In each of these cases, we developed tooling to automate or at least take as much of the guesswork out of troubleshooting as possible. This included a tool for displaying VM health, which discovered all up/downstream connections and individually tested them.

Performance and tuning

We use Open vSwitch to operate the VXLAN tunnels between compute and network gateway nodes. When handled in software, VXLAN encap/decap imposes significant overhead, which we found resulted in a maximum single TCP throughput of less than 1Gbps. Using cards which provide hardware offload capability is essential to alleviate this problem.

Back in the Juno version of OpenStack, Open vSwitch wasn’t capable of running the necessary native firewall setup required. For this reason, VMs were first attached to a Linux bridge (which can implement firewall rules via IPTables) that is in turn connected to the Open vSwitch bridge. We found that this additional hop also introduced latency which, at the time, there was no clear way to reduce. There’s an excellent document from the RDO project, which offers an deep-dive into this setup here. Since then, the Open vSwitch driver has been improved and OpenStack now includes a native Open vSwitch firewall driver. As a result, this step is no longer required.

You may recall from the introduction that one of our objectives was to get our OpenStack networking performance as close to bare-metal as possible. Certainly, the Linux-bridge-hop problem contributed to an unavoidable slowdown compared to bare-metal. However, another area that needed investigation was the default MTU value. The version of OpenStack we have deployed enforces a default MTU of 1500 for VMs, which ultimately limited our maximum throughput. Elsewhere in our data center networks, we’ve started to standardize on jumbo frames (MTU of 9000) and after increasing the MTU inside of VMs and all points in between we’ve seen significant performance boosts as well. Yet again, the latest OpenStack supports configuring this value–see here for more information.

IP space efficiency

Our HA setup has also imposed some reduction in space availability on our tenant networks. Using VRRP causes a pair of logical routers to consume three IP addresses on each subnet (the VIP and one for each router). In addition, we also run two Neutron DHCP agents, which consume two more IPs. The net result is that for every tenant network we have, we waste five IPs instead of one as in typical networking setups. With non-overlapping IP assignments, we are eating RFC1918 IP space very quickly and this has forced us to rethink some of our policies (e.g., should every tenant be able to create a network?) and consider the potential move to IPV6.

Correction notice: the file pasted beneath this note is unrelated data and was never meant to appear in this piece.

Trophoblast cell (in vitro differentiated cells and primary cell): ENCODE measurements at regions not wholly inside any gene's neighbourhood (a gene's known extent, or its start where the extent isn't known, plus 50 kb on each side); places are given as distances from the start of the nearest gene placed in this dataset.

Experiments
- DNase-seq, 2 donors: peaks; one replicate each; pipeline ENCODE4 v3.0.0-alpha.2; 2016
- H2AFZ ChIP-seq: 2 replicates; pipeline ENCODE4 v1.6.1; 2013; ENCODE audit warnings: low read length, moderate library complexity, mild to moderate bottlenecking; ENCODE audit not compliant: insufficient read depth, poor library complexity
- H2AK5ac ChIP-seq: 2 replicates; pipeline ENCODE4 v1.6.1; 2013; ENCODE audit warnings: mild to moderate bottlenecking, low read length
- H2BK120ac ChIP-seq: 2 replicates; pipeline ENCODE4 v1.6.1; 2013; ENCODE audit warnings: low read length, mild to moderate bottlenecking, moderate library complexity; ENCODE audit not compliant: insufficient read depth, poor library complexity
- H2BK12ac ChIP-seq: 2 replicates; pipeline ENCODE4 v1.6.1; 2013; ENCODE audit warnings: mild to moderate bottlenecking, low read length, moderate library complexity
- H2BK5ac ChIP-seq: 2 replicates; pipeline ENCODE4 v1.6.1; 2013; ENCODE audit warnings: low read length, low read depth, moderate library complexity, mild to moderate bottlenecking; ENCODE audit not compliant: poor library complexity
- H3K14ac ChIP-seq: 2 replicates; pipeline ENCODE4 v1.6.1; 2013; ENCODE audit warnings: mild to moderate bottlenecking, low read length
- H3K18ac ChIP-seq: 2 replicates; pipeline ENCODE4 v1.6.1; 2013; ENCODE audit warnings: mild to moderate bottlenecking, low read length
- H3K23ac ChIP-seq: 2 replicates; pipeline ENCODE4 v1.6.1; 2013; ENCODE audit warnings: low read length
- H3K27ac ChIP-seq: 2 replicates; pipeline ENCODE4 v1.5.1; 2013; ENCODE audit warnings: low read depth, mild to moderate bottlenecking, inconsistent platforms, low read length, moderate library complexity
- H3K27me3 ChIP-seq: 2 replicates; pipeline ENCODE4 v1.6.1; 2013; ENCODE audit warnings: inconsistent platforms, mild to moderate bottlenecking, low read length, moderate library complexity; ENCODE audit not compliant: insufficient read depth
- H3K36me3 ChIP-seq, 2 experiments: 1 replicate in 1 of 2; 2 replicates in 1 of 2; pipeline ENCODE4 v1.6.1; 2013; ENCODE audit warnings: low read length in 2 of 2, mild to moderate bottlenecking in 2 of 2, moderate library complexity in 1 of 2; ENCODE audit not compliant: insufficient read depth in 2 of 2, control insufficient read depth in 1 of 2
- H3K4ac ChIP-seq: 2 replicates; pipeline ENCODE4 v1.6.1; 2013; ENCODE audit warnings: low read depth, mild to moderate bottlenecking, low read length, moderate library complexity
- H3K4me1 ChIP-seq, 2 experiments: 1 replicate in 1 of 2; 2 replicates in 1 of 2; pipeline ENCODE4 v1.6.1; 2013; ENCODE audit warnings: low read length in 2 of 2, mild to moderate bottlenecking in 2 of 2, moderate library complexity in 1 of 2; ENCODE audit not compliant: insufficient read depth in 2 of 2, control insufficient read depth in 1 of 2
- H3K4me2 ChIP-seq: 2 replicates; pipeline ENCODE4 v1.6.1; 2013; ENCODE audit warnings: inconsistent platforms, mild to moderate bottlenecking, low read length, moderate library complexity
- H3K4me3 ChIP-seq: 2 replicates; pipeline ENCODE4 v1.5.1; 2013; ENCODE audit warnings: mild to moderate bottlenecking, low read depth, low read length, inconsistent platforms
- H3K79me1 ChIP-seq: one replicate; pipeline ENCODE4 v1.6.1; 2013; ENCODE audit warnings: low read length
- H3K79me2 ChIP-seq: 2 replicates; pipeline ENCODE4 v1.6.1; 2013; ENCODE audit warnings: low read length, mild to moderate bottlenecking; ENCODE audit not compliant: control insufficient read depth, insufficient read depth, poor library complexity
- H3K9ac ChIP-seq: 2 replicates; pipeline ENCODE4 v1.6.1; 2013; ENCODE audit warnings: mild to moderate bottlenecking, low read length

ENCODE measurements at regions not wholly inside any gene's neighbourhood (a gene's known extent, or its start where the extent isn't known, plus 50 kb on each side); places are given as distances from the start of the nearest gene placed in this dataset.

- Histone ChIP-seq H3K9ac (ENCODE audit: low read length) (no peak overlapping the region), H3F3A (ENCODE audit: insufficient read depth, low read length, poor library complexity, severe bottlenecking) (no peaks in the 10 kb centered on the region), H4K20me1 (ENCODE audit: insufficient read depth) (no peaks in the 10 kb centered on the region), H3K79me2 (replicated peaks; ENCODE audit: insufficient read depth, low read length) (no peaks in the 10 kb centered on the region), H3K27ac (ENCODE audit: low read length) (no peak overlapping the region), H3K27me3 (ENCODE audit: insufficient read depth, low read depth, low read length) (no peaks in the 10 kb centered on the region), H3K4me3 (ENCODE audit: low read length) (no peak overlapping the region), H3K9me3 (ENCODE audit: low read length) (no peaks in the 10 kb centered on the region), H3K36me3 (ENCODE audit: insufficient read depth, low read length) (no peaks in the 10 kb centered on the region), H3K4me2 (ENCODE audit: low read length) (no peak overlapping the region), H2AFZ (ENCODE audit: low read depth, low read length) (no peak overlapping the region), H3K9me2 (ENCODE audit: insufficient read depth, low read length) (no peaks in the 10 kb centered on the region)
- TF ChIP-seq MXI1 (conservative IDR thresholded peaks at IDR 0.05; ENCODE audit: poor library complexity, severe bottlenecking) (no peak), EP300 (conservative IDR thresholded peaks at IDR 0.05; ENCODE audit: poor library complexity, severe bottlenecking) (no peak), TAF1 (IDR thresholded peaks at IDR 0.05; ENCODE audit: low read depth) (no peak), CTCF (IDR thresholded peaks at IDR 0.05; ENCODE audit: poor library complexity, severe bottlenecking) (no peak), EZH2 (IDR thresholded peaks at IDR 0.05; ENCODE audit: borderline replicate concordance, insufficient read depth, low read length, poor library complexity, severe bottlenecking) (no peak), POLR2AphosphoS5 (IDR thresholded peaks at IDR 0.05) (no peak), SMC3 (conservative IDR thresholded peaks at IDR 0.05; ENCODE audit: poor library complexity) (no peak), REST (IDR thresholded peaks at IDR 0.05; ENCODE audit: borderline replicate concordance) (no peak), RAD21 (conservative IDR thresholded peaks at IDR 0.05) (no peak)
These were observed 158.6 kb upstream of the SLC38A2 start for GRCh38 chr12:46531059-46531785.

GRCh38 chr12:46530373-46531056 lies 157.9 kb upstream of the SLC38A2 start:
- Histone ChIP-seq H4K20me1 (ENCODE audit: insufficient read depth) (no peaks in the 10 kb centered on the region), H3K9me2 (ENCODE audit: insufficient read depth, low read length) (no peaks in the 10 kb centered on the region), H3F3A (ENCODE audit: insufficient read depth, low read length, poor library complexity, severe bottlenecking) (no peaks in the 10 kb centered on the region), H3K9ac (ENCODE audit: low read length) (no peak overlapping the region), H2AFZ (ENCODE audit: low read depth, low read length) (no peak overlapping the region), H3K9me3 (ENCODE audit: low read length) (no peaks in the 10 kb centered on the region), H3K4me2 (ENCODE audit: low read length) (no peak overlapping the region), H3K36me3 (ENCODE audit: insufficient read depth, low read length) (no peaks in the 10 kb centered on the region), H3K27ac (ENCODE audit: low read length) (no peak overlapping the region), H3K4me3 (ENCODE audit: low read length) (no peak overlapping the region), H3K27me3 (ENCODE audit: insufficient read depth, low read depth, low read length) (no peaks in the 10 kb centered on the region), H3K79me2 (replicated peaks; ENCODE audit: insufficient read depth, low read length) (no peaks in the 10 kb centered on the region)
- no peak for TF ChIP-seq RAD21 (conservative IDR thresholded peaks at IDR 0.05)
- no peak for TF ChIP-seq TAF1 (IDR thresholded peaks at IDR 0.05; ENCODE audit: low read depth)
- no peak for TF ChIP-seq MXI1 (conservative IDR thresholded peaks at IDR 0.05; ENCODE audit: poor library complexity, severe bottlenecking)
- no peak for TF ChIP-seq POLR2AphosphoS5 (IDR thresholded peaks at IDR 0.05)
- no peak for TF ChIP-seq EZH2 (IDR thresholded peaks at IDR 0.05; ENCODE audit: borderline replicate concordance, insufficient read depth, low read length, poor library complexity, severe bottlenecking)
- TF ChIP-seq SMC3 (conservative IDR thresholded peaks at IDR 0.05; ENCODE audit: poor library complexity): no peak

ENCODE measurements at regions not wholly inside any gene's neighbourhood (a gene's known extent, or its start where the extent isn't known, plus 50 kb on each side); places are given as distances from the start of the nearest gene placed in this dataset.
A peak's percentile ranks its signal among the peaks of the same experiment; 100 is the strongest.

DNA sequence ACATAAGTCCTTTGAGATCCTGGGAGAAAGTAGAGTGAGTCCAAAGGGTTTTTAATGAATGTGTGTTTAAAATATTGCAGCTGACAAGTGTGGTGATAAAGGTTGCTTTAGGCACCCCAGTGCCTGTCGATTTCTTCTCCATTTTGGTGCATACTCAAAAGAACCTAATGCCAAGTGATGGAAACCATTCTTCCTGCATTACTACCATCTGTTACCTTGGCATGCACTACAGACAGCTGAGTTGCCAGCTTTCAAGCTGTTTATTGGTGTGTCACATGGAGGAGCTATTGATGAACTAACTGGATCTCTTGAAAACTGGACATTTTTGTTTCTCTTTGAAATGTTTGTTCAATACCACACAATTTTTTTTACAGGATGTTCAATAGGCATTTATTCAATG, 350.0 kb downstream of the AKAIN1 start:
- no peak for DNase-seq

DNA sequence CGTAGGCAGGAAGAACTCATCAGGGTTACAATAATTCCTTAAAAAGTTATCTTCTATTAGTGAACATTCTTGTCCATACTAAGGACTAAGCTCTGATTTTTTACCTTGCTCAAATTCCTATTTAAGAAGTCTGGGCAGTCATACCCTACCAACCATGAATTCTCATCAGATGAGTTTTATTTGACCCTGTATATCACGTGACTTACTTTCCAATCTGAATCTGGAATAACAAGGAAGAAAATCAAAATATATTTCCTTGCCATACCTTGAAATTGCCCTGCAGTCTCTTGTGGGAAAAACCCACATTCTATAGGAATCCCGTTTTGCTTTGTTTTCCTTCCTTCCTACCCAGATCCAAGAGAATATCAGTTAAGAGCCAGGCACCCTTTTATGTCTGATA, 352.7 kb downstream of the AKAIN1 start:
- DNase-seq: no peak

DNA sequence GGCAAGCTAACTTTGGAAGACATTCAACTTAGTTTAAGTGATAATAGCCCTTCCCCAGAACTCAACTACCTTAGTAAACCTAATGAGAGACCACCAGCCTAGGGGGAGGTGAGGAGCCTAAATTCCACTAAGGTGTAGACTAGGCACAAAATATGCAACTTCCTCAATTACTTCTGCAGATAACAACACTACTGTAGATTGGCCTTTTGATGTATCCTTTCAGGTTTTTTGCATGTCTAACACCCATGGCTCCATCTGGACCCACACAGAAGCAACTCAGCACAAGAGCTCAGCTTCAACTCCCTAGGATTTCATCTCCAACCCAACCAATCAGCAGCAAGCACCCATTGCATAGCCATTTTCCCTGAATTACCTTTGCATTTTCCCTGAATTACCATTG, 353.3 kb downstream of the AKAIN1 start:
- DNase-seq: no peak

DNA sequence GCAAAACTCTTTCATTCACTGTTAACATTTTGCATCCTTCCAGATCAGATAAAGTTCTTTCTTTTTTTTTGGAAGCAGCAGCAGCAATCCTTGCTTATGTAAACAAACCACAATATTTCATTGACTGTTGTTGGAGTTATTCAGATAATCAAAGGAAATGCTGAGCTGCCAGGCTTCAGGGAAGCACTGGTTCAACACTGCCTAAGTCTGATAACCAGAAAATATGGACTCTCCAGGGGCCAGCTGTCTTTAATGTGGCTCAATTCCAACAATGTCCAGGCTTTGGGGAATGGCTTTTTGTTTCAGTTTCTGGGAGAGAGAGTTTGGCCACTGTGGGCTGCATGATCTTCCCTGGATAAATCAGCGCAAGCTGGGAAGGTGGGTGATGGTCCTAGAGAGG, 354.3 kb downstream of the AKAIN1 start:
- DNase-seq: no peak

Looking ahead

Where to go from here? When we started out, the HA blueprint had only just come into existence, and in this post we’ve described how we went about rolling our own solutions to the problems at hand.

Where possible, we try to leverage existing technologies and implementations in order to get what we need, but this often isn’t practical—especially when using nascent open source software. Not only does the OpenStack project now have the concept of L3 high availability (see here) but they’ve gone a step further with DVR (distributed virtual routing), which essentially gives direct network access to VMs on their compute nodes rather than on dedicated gateways.

This sounds great, in theory, but the effective duplication of network namespaces into the compute nodes brings with it a raft of new concerns and considerations—especially from an operational maintenance perspective. If it’s difficult troubleshooting with a limited set of Neutron gateways, then the thought of multiplying that number by the compute nodes in each zone is mind boggling. Furthermore, having each node act as a router in this sense will cause other side effects, like an increase in compute usage and contention when dealing with the networking stack. Concerns also linger around the overhead required when, for example, starting a new VM. The ARP tables in all compute nodes are prepopulated with all possible entries, which means that all compute nodes in a tenant network will need their tables to be in sync at all times, which may carry performance penalties that take time to uncover at scale.

There have been many interesting developments in the Openstack networking space since we started our deployment, and we look forward to exploring the new possibilities and challenges that lie ahead.